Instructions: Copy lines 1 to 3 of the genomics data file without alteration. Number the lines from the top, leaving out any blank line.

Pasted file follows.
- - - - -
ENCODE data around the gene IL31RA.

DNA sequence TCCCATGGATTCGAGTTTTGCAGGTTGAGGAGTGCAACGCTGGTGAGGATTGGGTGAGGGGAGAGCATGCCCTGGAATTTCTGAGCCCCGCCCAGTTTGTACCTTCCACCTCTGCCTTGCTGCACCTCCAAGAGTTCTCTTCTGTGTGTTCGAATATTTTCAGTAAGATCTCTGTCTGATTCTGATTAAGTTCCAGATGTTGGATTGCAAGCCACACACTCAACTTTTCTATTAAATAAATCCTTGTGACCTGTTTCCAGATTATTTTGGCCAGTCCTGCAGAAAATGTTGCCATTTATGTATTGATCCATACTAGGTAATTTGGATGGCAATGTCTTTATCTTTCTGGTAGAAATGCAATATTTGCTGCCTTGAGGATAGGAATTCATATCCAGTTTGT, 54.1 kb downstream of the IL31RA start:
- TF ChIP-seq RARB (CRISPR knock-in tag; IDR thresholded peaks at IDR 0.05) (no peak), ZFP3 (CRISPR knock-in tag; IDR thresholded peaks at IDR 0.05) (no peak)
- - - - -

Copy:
ENCODE data around the gene IL31RA.

DNA sequence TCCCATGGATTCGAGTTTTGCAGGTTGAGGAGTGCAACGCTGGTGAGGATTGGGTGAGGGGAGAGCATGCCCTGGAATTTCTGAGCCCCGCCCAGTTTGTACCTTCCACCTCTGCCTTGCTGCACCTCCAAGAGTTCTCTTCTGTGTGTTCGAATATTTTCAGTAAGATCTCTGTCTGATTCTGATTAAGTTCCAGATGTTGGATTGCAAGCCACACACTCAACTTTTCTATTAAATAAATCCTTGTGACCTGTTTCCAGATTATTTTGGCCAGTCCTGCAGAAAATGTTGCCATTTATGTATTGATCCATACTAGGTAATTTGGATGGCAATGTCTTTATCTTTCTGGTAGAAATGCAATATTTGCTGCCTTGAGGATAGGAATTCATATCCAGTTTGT, 54.1 kb downstream of the IL31RA start:
- TF ChIP-seq RARB (CRISPR knock-in tag; IDR thresholded peaks at IDR 0.05) (no peak), ZFP3 (CRISPR knock-in tag; IDR thresholded peaks at IDR 0.05) (no peak)